Hardware serial port communication sniffer

 Posted by:   Posted on:   Updated on:  2023-01-07T21:32:24Z

Build this versatile, yet simple serial port sniffer to debug and take over communication between two devices

A serial port complying with the RS-232 standard was once a standard feature of many types of computers. Today, RS-232 has mostly been replaced in personal computers by USB for local communications which allows for faster speeds and is easier to connect and use. Despite this, the protocol used by RS-232 is still in use today, on various devices, ranging from microcontrollers to embedded systems and even computers. The original voltage levels (ranging from -15 to +15 V) have been replaced with platform specific levels (from 0 to 2.5 V, 3.3 V or 5 V). The serial port is no longer found in its original shape and pinout. Nowadays, mostly Rx and Tx signal lines are used.

There are times when serial communication needs debugging. You may use a logic analyzer to check the bitstream and determine its baudrate and if that's present, the next step is to view or record what's being sent over the port. The sniffer I will show you here is able to intercept serial communication and disable Tx lines in order to inject its own data. Since most modern devices do not use auxiliary lines, the circuit shown here is able to monitor only a single pair of Rx and Tx lines.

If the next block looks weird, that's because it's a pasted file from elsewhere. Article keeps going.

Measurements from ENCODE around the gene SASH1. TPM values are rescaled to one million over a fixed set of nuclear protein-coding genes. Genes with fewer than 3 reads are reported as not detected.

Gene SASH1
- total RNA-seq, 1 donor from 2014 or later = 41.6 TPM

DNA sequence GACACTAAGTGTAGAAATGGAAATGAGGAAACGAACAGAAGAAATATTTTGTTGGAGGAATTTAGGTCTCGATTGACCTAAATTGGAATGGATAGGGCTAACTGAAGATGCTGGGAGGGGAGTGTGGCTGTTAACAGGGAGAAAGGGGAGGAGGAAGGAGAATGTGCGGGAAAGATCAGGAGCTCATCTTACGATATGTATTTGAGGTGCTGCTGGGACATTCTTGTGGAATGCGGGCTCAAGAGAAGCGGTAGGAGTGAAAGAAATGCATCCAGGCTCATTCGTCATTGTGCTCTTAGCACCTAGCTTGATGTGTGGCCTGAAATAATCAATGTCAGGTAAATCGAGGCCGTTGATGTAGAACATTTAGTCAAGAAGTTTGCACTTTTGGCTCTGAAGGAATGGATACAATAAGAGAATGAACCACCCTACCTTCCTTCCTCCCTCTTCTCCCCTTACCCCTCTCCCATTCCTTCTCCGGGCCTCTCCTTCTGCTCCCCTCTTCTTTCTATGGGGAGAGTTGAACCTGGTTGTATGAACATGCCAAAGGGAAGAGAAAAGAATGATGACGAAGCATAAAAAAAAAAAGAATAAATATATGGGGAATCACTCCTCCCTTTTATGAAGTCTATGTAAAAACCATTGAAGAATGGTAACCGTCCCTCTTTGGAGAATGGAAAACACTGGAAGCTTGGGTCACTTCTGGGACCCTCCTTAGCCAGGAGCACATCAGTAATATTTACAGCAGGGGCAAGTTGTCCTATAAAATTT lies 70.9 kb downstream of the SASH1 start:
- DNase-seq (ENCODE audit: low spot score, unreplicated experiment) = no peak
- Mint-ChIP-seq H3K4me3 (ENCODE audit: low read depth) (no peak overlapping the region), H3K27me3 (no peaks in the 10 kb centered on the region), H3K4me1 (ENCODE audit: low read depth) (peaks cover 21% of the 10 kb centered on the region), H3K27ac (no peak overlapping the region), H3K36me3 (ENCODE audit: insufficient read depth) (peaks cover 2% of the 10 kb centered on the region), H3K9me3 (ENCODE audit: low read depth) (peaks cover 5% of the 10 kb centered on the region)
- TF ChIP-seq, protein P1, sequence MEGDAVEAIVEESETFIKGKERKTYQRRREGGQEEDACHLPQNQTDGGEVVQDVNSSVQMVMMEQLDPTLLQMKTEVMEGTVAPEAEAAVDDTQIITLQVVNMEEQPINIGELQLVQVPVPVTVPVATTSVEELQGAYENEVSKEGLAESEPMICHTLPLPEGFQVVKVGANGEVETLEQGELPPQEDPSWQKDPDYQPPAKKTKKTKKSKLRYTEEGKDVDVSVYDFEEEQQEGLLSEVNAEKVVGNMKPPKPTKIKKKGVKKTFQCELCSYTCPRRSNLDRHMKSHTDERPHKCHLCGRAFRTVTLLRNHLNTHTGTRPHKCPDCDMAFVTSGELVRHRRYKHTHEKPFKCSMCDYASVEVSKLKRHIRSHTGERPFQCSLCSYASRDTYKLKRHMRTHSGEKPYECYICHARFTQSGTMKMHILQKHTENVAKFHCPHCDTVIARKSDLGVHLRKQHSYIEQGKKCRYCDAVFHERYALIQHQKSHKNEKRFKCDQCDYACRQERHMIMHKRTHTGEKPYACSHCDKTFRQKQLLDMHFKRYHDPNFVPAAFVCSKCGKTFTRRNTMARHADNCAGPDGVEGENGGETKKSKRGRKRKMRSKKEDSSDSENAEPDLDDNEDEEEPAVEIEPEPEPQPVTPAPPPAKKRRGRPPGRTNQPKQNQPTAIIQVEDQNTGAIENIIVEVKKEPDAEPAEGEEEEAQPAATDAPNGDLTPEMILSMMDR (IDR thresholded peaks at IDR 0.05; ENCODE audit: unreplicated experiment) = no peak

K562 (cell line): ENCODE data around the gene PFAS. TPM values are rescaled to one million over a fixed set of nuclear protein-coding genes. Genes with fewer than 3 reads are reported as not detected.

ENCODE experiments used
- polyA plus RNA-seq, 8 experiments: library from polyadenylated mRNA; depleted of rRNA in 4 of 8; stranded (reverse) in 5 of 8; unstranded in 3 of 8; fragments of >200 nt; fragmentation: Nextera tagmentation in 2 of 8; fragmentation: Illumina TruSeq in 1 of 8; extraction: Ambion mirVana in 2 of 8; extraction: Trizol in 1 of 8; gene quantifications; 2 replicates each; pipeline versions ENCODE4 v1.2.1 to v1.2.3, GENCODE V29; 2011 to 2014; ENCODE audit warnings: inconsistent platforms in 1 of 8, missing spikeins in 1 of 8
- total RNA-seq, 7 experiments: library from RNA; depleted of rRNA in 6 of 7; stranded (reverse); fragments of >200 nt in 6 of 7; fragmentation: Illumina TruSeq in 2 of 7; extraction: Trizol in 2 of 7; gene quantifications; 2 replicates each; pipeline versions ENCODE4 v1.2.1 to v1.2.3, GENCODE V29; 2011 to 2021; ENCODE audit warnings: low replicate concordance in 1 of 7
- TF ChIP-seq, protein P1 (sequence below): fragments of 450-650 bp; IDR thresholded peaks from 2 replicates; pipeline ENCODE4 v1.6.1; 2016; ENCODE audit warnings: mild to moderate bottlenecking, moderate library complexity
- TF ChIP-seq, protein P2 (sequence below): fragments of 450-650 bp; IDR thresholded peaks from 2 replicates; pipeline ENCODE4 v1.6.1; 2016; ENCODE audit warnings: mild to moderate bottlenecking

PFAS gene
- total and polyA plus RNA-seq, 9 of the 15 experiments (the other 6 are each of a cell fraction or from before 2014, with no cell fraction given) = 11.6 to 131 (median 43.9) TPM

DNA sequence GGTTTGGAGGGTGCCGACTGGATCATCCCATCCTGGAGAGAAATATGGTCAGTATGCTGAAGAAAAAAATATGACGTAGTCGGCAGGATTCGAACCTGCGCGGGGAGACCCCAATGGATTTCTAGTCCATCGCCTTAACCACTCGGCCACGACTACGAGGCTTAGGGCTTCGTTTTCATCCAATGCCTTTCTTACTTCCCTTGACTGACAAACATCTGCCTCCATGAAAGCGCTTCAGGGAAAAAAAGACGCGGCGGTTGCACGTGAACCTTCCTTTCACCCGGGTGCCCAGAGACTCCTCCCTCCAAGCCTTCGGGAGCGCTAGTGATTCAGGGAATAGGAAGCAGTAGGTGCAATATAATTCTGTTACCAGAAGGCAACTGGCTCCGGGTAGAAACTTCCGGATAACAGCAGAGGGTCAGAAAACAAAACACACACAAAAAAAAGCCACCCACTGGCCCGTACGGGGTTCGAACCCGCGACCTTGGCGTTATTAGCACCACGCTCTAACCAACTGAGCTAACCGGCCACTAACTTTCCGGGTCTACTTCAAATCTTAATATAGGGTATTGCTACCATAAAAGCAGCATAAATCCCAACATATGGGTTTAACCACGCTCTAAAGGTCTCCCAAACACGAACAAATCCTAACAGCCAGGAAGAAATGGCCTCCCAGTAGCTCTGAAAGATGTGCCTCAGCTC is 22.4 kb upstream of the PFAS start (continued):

Hardware serial port communication monitor


Since most devices that still have this port use TTL voltage levels, the schematic I will show you is compatible with 3.3 V and 5 V levels.

Functional schematic of serial port monitor/sniffer

Functional schematic of serial port monitor/sniffer

Let me explain how does it work. The device is inserted between two other devices using UART serial communication. A computer with two USB-Serial adapters is required. Anything can be used for this (FT232, CH340G, PL2303, CP2102). By default, Tx line of Device A is routed to Rx of USB adapter A. The Tx line of the Device B is routed to the Rx of the other USB adapter, B. Now, this is what most users require. You can now monitor data streams, without interfering with communication between the devices. Data sent by Device A is captured by USB adapter A, while data sent by Device B is captured by USB adapter B.

Yet, this circuit comes with additional features. USB adapter A is able to send data to Device A. Same is true for the other side. To do so, it must set DTR low. DTR, an additional signal of the serial port is idle high. In this mode, the buffer on Tx of the USB adapter is disabled and the buffer between devices is enabled, allowing normal communication. When DTR is set it goes low. Two things happen: the normal communication line is disabled because the corresponding buffer gets disabled; and the device is now able to receive data from the corresponding USB adapter since its buffer just got enabled. When one of the USB serial adapters is taking over communication - let's assume here that USB adapter A did it - if Device B sends something it never reaches Device A, but you can see what it has sent in the terminal of USB adapter B.